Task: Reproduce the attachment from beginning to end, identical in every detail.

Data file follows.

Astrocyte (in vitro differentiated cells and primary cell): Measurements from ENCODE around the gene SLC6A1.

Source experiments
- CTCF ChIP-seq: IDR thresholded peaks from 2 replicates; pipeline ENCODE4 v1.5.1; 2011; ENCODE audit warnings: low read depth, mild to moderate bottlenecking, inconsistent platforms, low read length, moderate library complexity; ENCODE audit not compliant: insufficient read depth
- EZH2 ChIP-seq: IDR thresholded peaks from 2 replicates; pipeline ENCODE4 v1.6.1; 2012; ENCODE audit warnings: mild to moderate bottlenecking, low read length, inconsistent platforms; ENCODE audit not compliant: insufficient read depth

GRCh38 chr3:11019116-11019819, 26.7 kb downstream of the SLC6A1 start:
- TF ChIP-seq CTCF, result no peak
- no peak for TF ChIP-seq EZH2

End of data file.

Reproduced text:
Astrocyte (in vitro differentiated cells and primary cell): Measurements from ENCODE around the gene SLC6A1.

Source experiments
- CTCF ChIP-seq: IDR thresholded peaks from 2 replicates; pipeline ENCODE4 v1.5.1; 2011; ENCODE audit warnings: low read depth, mild to moderate bottlenecking, inconsistent platforms, low read length, moderate library complexity; ENCODE audit not compliant: insufficient read depth
- EZH2 ChIP-seq: IDR thresholded peaks from 2 replicates; pipeline ENCODE4 v1.6.1; 2012; ENCODE audit warnings: mild to moderate bottlenecking, low read length, inconsistent platforms; ENCODE audit not compliant: insufficient read depth

GRCh38 chr3:11019116-11019819, 26.7 kb downstream of the SLC6A1 start:
- TF ChIP-seq CTCF, result no peak
- no peak for TF ChIP-seq EZH2